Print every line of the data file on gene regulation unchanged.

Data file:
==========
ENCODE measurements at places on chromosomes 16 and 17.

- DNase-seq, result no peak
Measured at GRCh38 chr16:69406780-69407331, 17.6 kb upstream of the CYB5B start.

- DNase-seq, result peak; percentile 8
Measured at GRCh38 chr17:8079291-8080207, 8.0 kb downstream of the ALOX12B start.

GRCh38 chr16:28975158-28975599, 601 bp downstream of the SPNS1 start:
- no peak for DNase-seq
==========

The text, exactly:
ENCODE measurements at places on chromosomes 16 and 17.

- DNase-seq, result no peak
Measured at GRCh38 chr16:69406780-69407331, 17.6 kb upstream of the CYB5B start.

- DNase-seq, result peak; percentile 8
Measured at GRCh38 chr17:8079291-8080207, 8.0 kb downstream of the ALOX12B start.

GRCh38 chr16:28975158-28975599, 601 bp downstream of the SPNS1 start:
- no peak for DNase-seq